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The challenge of change on the farm

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How comfortable are you with making changes to your operation?

In ag (and any other industry), it’s the truth that there are some people who seem to be more open to change – and some who are less open.

In fact, some people might even be downright against seemingly any change, even when the change might be helpful or provide an advantage for their farm operation. You might even have known some farmers like this during your career. You could even be farming their ground now because they just weren’t able to adapt to the changing landscape of today’s ag world.

The truth is that change is hard for every single person. That’s why I believe that the saying, “In order for change to happen, the pain of staying the same has to become greater than the pain of change” is absolutely true. But why does it have to get to that point? Why aren’t most people able to recognize when change will be helpful, advantageous or just plain necessary – before the situation becomes painful?

Feeling the pain

Most people – farmers included – are inclined to keep doing the same thing the same way. It depends somewhat on your personality as far as how open you naturally are to make changes or try doing something differently. But for most people, a problem must become very painful before they come to the point of making a major change.

When thinking about farm businesses, this can become a problem quickly. For some farmers, the answer to any question involving change might sound something like this: “Because we’ve always done it that way.” But in today’s fast-paced ag world, continuing to do something simply because that’s the way it’s always been done isn’t sustainable and doesn’t keep your farm competitive.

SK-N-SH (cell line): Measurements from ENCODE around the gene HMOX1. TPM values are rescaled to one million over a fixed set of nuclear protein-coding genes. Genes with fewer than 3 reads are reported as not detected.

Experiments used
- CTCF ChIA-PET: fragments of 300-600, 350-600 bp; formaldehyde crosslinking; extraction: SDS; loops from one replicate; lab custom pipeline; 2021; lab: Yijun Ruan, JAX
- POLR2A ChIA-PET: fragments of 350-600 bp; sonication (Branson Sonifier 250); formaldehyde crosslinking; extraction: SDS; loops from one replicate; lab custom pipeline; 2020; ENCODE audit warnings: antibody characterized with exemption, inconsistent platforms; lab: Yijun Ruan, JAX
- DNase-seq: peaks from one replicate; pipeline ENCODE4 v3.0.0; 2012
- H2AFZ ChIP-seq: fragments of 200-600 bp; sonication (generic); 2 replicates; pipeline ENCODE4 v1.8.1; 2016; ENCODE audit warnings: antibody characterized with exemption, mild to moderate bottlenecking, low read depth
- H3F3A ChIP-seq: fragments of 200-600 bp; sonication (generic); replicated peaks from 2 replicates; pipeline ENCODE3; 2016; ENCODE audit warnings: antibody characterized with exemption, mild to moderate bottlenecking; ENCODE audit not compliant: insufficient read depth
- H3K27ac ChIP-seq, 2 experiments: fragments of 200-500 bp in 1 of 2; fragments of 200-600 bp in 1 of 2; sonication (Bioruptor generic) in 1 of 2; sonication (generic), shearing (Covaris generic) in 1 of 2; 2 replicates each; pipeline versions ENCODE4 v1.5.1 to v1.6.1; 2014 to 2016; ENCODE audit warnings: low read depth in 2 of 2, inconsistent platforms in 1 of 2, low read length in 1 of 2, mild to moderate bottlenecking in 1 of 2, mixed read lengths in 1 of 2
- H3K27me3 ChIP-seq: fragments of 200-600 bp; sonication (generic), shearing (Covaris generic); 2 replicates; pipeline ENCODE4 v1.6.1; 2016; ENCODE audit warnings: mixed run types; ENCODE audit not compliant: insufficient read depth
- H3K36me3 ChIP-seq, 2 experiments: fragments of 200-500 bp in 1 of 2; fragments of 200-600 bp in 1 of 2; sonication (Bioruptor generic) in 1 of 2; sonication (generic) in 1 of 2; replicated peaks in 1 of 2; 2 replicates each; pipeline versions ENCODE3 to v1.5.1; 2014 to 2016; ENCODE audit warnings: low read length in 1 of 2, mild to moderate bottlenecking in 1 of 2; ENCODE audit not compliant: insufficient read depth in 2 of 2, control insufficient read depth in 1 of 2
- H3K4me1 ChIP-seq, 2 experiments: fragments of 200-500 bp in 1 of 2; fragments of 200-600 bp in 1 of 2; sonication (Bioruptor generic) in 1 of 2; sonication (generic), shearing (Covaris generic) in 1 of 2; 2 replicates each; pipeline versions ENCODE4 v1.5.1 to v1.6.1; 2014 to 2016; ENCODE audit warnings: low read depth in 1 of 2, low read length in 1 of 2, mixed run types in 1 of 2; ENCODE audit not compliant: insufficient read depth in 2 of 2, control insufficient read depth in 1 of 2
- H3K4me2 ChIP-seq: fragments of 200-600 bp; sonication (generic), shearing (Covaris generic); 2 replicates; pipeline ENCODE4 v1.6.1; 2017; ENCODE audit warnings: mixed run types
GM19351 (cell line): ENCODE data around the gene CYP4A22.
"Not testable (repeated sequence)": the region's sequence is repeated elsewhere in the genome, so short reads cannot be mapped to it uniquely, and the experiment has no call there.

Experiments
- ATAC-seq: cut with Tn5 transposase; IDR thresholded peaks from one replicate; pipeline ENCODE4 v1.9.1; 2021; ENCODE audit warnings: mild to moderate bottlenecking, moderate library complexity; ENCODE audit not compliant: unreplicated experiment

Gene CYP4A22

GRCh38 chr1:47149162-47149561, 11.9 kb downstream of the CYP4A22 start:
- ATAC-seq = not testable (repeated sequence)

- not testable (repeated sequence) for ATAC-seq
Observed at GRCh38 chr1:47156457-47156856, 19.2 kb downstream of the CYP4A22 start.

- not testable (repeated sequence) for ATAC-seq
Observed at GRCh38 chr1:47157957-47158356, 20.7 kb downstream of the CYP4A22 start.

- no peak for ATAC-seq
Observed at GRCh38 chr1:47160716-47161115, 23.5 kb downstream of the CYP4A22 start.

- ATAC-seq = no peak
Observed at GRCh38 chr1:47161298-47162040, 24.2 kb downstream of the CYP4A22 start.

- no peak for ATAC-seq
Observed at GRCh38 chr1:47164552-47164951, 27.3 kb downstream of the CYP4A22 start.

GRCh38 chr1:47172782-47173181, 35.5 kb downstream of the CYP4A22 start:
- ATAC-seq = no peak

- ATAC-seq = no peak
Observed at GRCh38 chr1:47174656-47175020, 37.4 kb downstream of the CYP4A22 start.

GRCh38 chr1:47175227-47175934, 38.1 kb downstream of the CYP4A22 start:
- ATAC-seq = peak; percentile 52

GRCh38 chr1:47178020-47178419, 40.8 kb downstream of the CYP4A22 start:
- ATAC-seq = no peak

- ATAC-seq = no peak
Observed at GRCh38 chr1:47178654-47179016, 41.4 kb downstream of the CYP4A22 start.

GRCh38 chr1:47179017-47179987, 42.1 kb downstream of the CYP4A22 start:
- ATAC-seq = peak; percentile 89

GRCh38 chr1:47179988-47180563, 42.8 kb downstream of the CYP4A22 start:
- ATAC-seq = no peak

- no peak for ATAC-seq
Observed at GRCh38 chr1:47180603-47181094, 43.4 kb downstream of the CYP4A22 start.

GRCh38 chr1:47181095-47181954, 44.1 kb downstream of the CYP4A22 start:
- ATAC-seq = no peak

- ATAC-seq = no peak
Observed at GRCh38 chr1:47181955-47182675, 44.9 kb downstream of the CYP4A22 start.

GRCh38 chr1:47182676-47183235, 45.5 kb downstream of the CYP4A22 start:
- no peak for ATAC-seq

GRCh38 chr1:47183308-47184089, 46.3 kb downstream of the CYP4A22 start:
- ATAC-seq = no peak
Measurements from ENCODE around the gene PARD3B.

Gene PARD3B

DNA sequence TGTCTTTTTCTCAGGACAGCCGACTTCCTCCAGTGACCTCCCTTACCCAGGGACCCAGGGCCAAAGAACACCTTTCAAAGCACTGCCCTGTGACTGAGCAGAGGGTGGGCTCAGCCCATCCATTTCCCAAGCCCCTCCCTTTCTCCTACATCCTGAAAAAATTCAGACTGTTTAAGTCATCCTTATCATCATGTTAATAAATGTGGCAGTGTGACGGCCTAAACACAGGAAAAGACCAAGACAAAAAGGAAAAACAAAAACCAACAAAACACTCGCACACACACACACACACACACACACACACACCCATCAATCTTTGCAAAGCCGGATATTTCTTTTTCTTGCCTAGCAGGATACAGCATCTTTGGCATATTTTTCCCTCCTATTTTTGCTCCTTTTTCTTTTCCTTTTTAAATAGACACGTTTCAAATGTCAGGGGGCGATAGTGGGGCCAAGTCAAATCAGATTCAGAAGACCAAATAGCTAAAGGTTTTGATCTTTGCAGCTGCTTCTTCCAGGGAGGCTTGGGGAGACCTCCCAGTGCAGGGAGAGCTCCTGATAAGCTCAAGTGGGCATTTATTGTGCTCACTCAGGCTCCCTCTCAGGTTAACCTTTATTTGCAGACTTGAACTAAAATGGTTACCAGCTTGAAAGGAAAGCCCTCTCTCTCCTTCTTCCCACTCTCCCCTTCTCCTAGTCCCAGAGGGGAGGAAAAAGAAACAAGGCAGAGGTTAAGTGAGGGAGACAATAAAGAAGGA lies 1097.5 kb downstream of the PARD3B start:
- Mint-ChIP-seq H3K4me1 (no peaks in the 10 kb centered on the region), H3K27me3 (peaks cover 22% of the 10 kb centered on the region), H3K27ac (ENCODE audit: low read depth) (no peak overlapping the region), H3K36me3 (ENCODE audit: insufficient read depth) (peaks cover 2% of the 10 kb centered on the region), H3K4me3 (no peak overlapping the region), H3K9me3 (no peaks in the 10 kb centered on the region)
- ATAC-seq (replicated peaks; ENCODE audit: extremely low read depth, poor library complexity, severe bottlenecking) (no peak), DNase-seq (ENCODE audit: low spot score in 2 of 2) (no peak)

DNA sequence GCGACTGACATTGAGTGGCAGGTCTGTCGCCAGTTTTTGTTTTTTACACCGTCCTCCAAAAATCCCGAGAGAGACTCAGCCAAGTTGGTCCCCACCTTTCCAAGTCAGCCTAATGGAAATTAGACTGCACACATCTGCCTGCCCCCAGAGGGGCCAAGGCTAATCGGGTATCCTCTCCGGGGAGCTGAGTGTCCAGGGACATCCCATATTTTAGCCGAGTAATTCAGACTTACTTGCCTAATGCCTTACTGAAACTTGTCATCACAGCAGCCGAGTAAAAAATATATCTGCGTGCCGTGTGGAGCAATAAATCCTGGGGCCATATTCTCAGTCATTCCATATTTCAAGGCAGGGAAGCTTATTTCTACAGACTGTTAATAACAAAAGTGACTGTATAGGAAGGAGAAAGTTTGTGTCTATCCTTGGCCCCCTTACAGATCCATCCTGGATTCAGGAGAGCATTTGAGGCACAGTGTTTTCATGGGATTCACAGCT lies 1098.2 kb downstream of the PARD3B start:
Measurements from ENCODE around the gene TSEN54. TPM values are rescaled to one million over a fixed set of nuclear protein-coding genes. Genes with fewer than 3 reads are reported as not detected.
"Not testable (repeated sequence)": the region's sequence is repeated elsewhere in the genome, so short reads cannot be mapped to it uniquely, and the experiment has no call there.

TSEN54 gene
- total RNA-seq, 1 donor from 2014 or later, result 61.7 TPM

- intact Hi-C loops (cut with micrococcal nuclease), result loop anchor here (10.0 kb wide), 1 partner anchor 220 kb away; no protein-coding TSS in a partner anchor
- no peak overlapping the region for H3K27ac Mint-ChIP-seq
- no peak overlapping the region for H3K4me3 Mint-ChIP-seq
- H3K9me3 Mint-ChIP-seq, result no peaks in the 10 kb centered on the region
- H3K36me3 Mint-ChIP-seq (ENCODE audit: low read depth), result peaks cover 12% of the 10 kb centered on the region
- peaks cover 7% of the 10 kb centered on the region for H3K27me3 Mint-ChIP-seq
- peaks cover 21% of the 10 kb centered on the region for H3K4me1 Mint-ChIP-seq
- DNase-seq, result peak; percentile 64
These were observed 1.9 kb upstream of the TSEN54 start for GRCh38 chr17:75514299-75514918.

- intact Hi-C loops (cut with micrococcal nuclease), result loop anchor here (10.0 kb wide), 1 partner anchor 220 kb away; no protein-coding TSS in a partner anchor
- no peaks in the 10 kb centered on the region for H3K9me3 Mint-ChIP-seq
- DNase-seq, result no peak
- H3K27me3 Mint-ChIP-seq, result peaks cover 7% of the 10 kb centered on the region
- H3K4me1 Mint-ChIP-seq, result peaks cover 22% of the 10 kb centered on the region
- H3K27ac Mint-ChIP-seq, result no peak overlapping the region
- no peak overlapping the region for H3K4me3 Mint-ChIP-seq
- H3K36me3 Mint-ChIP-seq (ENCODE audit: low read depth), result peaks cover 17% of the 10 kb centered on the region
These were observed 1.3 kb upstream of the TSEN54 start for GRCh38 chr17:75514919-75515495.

Three questions

Think through these three questions anytime there’s a problem at hand where making a change might make a big difference.

  1. What is this problem currently costing the farm? Try to quantify the problem numerically if possible in some way – both financially and in terms of production. Also try to quantity it in terms of additional time that’s being spent (as in employee hours, machine hours, etc). Then list any “hidden” costs in terms of lost efficiency, reduced morale, lost opportunity and so on.
  2. What are potential solutions to this problem that our farm hasn’t tried yet? If you’ve tried any previous solutions, list those out plus why they didn’t work. Then try to go beyond what’s already been tried and brainstorm new possible solutions. Try to get way “out there” in terms of ideas. Keep going beyond the first one or two – it’s possible you will get more creative as you keep thinking about it. You could also brainstorm about this with an advisor.
  3. What’s the downside if we try something new and it doesn’t work out? This is about letting yourself consider the “worst case” scenario of a possible change. For a smaller change, the downsides are probably not that large – so that might be a good place to start if your operation isn’t typically changing things. Looking at the worst case can help remove some of the anxiety and uncertainty that change can bring up – because you’ve already seen what it looks like.

Market changes

On the farm, an aspect that many farmers find can be difficult to bring change to is around their marketing strategy. Often, farmers find themselves doing the same thing each year in their marketing – and that might work out sometimes – or it might not.

A tailored marketing plan that’s flexible with market moves is key. Our market advisors partner with and bring education around different marketing tools. They help farmer clients with planning and execution around marketing decisions.

Get a free two-week trial of our marketing information service (MarketView Basic). Your trial includes regular audio and video updates, technical analysis, recommendations and more. Or learn more about our market advisor programs and offerings at www.waterstreetconsulting,com.

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